‘People Don’t Feel Safe’: MSNBC Sort Of Grills Kathy Hochul On Crime, Then Ends It On A Softball

 Just when you think that MSNBC is finally getting tough on Democrats like Governor Kathy Hochul (D-NY) for rampant crime, Stephanie Ruhle ends her interview with New York’s governor with a softball for the ages.

Crime has become a top issue — if not the number one concern — in the Empire State gubernatorial race because simply put, New York City is going to hell in a hand-basket. As covered Friday, lawlessness in all areas except murder has skyrocketed in the Big Apple.

Hochul, for her part, has gone from downplaying the issue, to calling Republicans like GOP gubernatorial candidates “master manipulators” of data, to now saying that she takes it seriously. Ruhle, host of the TV show “11th hour,” asked her about it Friday night.

“Well, what New Yorkers care about is their health, their safety, their wellbeing,” Ruhle told Hochul after the governor tried saying voters should care about Zeldin’s ties to former President Donald J. Trump. “Crime is clearly the reason this race has gotten so much tighter. Lee Zeldin has made it clear. He would address crime by making bail adjustments and … getting rid of Manhattan [District Attorney] Alvin Bragg. You do not want to do those things. What three things would you do, would you commit to, to address public safety?”

Hochul obfuscated and claimed that she has always cared about crime, that she is is focusing on getting guns off the streets, is working to put cameras on subways, and keep mentally insane people off of public transportation.

The answer wasn’t cutting it for the host.

“Okay, I’m gonna interrupt you then,” Ruhle rebutted. “Here’s the problem. We don’t feel safe. You might be working closely with Mayor Adams, you may have spent a whole lot of money, but I walk into my pharmacy, and everything is on lockdown because of shoplifters. I’m not going in the subway. People don’t feel safe in this town. So you may have done these things, but right now, we’re not feeling good. We’re worried we could be San Francisco.”

Hochul assured Ruhle that the city would never be San Francisco.

Why? Well, because murder rates are down for one, she claimed. And she just passed a new law requiring that certain businesses put serial numbers on catalytic converters so that those car components can be traced in case a vehicle is stolen and the converter is sold for thousands of dollars to a chop shop. In turn, the chop shop guys have to keep records of catalytic converters.

Per the governor’s website, those serial numbers will only be applied to future used and new cars — not those currently on the street. Hochul’s website says “new motor vehicle dealers and other qualified dealers will be required to stock catalytic converter etching kits to put a unique serial number on the components so that they can be tracked back if they are stolen.”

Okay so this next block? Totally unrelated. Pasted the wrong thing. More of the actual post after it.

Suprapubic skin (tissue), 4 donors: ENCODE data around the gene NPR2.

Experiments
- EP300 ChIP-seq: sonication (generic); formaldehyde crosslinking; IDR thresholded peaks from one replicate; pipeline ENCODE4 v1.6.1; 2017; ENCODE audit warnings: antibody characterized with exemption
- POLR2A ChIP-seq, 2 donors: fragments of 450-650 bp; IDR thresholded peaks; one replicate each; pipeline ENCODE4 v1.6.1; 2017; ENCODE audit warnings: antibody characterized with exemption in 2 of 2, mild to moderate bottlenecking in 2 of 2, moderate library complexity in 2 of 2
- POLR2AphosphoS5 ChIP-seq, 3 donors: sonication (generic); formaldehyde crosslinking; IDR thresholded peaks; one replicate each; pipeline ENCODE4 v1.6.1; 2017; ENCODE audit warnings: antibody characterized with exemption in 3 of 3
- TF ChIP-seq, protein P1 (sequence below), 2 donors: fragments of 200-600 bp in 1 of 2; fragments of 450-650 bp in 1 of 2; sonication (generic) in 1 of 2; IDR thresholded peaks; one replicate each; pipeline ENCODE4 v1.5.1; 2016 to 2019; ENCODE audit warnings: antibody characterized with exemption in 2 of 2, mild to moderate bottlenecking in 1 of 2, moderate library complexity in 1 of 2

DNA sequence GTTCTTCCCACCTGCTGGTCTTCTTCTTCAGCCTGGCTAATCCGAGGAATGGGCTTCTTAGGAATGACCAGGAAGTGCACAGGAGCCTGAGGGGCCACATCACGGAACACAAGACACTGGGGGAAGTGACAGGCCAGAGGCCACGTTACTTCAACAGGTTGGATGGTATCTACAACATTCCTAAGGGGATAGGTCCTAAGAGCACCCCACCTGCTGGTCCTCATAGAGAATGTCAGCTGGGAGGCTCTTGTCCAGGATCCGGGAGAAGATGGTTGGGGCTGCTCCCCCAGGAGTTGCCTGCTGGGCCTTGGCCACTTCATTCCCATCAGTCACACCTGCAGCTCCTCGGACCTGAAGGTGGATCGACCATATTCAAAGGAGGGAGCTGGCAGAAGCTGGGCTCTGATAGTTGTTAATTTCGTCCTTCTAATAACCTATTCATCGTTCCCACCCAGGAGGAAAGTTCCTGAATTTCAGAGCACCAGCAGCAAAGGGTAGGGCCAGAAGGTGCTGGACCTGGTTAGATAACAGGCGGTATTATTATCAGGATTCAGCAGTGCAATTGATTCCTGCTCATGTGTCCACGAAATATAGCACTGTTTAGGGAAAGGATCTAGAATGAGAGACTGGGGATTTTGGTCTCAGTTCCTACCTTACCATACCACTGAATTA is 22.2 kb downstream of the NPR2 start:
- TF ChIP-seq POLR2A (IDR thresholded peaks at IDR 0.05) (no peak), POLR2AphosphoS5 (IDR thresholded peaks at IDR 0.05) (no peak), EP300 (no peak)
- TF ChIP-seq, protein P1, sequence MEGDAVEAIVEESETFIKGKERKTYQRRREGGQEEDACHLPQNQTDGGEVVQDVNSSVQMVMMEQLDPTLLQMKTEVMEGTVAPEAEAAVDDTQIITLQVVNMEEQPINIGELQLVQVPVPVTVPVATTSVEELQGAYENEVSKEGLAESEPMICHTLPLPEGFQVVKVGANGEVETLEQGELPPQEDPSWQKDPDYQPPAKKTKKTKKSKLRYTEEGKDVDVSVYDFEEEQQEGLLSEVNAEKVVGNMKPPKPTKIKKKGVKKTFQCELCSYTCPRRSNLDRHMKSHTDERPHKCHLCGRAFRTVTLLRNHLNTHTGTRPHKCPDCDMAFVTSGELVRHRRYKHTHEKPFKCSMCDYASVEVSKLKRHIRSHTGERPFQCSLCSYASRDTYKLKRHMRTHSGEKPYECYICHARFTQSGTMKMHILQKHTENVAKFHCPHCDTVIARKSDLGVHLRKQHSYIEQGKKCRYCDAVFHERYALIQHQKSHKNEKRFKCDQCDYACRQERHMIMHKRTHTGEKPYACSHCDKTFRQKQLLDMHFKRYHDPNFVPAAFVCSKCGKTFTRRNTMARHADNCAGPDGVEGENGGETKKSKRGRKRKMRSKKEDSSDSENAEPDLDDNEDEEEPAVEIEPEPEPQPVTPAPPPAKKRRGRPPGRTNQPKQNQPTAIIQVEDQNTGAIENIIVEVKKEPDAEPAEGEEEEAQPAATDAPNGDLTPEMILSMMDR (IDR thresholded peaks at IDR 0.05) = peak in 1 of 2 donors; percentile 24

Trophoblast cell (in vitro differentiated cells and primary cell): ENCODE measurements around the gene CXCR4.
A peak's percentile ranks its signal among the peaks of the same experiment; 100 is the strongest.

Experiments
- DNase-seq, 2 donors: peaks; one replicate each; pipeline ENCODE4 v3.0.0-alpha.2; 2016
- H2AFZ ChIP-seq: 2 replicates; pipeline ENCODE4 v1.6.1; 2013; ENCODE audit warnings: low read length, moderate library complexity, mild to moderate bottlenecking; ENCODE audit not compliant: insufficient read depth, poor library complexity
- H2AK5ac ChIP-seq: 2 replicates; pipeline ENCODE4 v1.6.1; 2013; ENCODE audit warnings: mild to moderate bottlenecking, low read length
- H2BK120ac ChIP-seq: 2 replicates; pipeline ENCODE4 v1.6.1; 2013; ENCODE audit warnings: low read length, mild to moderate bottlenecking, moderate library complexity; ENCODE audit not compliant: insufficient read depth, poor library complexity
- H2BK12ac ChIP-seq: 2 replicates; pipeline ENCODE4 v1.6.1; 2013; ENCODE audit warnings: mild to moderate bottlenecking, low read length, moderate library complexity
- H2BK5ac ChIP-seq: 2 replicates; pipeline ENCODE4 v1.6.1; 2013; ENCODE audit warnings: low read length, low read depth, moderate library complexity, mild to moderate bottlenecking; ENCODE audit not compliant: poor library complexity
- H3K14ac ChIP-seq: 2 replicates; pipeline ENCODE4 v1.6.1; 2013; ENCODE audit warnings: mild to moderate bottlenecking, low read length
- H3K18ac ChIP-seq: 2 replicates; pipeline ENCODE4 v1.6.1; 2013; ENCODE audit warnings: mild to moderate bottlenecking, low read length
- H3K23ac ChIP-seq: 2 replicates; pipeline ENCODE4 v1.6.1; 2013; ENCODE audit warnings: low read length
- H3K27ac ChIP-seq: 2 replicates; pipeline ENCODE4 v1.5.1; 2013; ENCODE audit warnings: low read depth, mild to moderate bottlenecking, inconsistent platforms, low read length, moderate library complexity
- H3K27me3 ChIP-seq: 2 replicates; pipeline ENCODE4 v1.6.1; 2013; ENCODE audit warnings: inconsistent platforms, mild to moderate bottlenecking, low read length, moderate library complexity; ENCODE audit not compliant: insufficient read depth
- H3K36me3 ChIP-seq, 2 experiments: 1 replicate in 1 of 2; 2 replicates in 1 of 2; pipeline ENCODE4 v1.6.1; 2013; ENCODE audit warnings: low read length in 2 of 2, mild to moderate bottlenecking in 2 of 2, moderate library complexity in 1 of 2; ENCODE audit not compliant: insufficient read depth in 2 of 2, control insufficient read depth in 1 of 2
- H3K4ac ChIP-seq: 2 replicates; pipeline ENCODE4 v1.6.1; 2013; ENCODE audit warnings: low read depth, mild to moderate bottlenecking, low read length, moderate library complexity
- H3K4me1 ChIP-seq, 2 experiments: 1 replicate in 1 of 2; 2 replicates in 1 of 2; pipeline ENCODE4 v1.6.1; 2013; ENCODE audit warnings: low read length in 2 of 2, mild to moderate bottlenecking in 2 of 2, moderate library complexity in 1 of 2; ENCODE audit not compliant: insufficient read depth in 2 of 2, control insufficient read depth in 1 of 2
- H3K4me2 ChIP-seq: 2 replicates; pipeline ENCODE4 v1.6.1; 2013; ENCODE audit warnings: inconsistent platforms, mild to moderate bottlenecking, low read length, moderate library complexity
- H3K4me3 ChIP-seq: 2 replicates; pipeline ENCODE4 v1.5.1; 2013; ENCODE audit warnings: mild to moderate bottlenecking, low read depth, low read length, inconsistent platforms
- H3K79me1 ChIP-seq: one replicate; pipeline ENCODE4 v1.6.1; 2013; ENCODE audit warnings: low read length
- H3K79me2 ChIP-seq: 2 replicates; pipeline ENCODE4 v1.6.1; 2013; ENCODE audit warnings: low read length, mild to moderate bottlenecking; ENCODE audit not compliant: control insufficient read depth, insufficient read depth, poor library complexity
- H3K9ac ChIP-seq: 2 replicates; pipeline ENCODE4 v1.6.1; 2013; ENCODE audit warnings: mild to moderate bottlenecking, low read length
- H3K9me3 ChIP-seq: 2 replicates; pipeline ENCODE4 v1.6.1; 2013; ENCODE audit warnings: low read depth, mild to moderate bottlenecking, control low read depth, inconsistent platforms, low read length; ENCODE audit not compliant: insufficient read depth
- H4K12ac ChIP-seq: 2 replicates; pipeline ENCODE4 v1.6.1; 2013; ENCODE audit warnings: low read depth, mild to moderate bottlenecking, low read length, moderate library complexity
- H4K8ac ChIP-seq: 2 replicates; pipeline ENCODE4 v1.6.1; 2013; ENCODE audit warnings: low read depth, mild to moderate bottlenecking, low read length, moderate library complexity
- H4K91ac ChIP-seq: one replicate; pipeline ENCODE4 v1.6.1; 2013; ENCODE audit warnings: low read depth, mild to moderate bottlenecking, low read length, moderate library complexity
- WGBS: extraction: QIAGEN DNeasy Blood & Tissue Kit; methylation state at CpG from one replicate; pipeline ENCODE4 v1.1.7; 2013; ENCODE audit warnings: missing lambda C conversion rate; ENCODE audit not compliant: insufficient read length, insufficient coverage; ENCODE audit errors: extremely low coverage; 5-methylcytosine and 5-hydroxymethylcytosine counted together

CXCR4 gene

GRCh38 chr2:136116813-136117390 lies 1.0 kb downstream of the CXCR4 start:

So it is not entirely certain how that addresses the issue for current vehicle owners.

Hochul also claimed that the crimes were occurring nationwide.

“So, I’m not sure how firing one district attorney in one borough in New York is going to deal with the crime issue across the state, across the nation,” she said.

Bragg, whom she is referring to, is supported by billionaire George Soros and pushes soft-on-crime policies. Hochul should read the New York Post to clarify how removing Bragg would help address the problem. On Saturday, the Post reported that “[s]ince taking office in January, [Bragg] has overseen a 30.5% surge in major crimes in Manhattan compared to the same time in 2021, NYPD data through Oct. 30 show. Citywide, the spike is at 29.6%.”

In other words, his jurisdiction is outpacing the rest of the city. If she doesn’t understand why voters would be concerned with Bragg, it’s no wonder why she’s in a dead heat with Zeldin.

Ruhle, to her credit, pressed Hochul on why nationwide stats would matter to a New Yorker. However, she ended the interview with a softball.

“Do you think that you face, whether it’s conscious or unconscious, sexism by voters?” Ruhle asked. “Especially as it relates to crime and public safety? New Yorkers who are used to these alpha-male, macho men governors or political leaders here? And you are not from New York City.”

“You are a petite, capable woman from upstate,” she added. “Do you think we give you enough credit?”

Hochul’s answer was predictably self-congratulatory and out of touch. The entire segment can be seen here:

‘People Don’t Feel Safe’: MSNBC Sort Of Grills Kathy Hochul On Crime, Then Ends It On A Softball ‘People Don’t Feel Safe’: MSNBC Sort Of Grills Kathy Hochul On Crime, Then Ends It On A Softball Reviewed by Your Destination on November 07, 2022 Rating: 5

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